Thursday, July 5, 2012

Day 5 - The Wheels on the Bus

Date: 5/5/12
Start: Tibás
End: Playa Blanca, Puerto Jimenez

Word of the day: Como se dice __  en espanol – How do you say __ in Spanish?

Turtle Fact:  For turtle researchers, there is something called the lost years. This is the time, right after hatching out of the shell to the time they are about 3-5 years old, that researchers and scientists have little to no data. The reason behind this is due to the fact that baby turtles can not be rigged with tracking equipment nor tagged due to not having enough muscle/energy to support additional weight or non vital areas to be tagged.

Don’t you just hate when you wake up 3 minutes before your alarm goes off? I usually do, but this morning at 6:57am, I was almost as excited as Christmas morning. I jump in the shower, dress and greet Cristina at the Office gates.

After some home brewed café, we continued our journey to find a Sim card. This time we took a cab to a larger city. Two stores and 45 mins later, we were still out of luck. As is appears, my Verizon device (Motorola Droid Pro) will not work with foreign Sim cards. FML. Plan B is to just a Sim card and USB adapter when we are in Osa.

We head back to the office and meet Yolanda (Widecast’s Veterinary). She is also making the trek to Osa with Paula and I. Around 11am, we head to the bus station (which is nothing more than a large garage with chairs facing a small TV playing pseudo MTV channel – American pop-music) and wait until noon to load the bus. We sit all the way in the back and enjoy our space. Right before we take off a rasta-like individual greets us. ENTER David (Widecast Coordinator who manages the volunteers at the project site in Osa). We begin our journey to the southwest peninsula.

Our Bus ride takes about 8 hours. We stop twice along the way. After the second stop, it really started raining. First it was light rain – I thought was attributed from the higher altitude as we were passing through the mountains. Then came the noise. For the next solid 3. 5 hours there was a lightning show that could be described as a pissed off Zeus. I tried to capture this on video – we shall see what comes of that.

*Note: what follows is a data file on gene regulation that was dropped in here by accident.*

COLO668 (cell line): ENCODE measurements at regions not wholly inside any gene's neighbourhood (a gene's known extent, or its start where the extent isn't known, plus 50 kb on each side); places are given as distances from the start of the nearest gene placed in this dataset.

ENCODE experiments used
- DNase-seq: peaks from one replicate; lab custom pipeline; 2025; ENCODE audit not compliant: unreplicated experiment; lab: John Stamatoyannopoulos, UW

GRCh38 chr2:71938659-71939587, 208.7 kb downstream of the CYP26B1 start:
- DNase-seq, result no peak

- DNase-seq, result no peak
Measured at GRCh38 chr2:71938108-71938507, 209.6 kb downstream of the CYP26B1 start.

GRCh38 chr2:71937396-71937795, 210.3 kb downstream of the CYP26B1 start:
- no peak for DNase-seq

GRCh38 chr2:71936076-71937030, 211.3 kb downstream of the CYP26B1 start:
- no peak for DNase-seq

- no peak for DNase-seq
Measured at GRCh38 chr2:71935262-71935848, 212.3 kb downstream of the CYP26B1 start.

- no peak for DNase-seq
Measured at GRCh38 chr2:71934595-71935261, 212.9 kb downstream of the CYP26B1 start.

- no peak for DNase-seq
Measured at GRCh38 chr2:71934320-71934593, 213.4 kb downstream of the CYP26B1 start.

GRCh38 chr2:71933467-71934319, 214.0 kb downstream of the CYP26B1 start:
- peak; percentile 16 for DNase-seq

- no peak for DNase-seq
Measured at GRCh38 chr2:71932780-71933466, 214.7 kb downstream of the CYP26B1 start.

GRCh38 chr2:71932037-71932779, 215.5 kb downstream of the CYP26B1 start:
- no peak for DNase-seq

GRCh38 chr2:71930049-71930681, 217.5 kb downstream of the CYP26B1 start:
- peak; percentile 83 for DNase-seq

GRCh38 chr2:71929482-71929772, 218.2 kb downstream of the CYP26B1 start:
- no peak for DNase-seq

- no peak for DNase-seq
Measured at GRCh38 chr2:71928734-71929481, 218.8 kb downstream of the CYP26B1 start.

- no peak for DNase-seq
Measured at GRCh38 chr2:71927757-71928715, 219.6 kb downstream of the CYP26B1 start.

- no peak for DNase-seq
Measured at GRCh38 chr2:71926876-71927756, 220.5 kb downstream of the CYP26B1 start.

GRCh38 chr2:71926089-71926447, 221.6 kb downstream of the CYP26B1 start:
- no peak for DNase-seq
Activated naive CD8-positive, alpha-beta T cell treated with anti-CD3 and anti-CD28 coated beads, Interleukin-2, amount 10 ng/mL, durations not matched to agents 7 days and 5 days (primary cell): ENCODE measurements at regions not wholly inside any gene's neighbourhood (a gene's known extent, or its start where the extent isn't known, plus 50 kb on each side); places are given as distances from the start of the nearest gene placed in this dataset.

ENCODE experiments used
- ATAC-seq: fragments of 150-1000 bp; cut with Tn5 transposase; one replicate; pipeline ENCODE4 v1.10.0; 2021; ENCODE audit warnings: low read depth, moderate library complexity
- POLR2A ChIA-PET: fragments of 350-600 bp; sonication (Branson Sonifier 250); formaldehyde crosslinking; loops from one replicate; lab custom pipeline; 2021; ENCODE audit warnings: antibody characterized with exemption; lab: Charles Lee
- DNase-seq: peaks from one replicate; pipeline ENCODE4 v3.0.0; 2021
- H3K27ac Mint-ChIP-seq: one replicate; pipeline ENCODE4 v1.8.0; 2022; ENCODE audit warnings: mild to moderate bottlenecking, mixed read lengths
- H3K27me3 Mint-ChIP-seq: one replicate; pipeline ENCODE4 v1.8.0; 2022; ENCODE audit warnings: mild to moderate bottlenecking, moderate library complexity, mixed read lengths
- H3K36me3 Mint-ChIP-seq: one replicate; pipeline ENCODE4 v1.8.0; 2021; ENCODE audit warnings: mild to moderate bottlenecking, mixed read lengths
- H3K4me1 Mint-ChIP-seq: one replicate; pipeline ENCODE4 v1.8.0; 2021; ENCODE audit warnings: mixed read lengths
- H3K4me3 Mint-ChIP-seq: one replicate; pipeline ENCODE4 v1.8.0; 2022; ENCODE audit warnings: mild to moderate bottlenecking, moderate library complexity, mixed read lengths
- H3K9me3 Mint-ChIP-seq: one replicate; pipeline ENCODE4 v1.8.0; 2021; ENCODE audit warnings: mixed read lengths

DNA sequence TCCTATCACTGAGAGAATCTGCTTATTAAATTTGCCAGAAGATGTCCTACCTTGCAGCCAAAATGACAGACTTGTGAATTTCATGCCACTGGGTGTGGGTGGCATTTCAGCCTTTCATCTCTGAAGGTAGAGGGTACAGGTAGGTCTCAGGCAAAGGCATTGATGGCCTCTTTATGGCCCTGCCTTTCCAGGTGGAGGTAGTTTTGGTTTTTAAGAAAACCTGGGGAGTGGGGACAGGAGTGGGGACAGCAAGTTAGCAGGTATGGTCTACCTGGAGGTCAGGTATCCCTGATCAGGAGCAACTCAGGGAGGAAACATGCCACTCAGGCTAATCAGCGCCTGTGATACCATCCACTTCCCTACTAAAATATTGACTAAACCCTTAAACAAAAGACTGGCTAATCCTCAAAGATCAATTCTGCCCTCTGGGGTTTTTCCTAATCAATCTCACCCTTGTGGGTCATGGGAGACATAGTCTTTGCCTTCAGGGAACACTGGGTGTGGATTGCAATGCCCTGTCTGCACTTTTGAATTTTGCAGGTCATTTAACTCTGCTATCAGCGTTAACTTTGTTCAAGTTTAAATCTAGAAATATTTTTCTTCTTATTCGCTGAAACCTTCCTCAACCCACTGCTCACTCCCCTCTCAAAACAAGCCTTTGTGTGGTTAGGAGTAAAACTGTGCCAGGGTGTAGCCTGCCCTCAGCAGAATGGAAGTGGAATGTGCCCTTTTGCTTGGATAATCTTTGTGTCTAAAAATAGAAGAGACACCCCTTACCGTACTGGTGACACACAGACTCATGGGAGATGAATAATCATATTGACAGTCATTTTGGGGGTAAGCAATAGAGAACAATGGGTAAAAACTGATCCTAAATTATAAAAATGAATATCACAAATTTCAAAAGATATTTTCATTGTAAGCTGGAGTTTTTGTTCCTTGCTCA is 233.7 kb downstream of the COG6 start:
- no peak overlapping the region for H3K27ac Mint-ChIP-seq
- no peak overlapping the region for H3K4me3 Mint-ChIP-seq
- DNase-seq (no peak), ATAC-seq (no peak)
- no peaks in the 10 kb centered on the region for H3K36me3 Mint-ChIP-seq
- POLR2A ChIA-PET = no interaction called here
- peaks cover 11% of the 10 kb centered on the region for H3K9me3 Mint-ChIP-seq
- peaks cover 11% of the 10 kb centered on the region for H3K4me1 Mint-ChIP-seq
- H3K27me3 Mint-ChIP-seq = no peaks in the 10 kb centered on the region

The bus drops the four of us (David, Yolanda, Paula and myself) off the side of the road, in the middle of no where (or at least to me it is). We continue to walk in the rain (with my 2 bags and 1 backpack – heavy) about 1/2 mile before a car driving down the road (towards us) stopped, and we jumped in. The car took us down the same dirt, potholed, bumpy road for another 5 mins. During our ride, I sat in the back seat of a small pickup truck. Looking in front of me, I see a black mop-top being shaken vigorously- needless to say David’s dreads were bouncing around everyone.

VOILA, WideCast Project site. I can’t see much, but from the looks of it, it looks like Cole Canoe Base all over again (Boy Scout Camp that my cousins used to work at and we would attend on a yearly basis). Essentially it’s small rustic wooden cabins dusted with shells, driftwood and turtleness.

I meet a couple of the volunteers and we all exchange our stories briefly and I head back to my cabin (of whom I am now sharing with Yolanda) and prepare for bed. Sleep.

  • Eat when everyone else eats, even if you’re not hungry
  • Investing in a neck pillow really pays off
  • The best way to learn a new language is start off by learning how to say the questions you are already asking
  • No matter how much you prepare you still pack too much crap
  • Providing/Offering food is the best way to make new friends

Food:  Plantain Chips – This large banana in appearance, but potato like flavor makes for some awesome snacking chips

Something I don't want to admit: I think I brought way to much stuff. I keep telling myself “Vic you are spending 4MONTHS in Costa Rica. Pack for all your adventures. However everyone else I see is packing SOOO lite. We will see what extra curricular activities they end up doing.

Days of Rain: 2/2 – AWESOME thunderstorm

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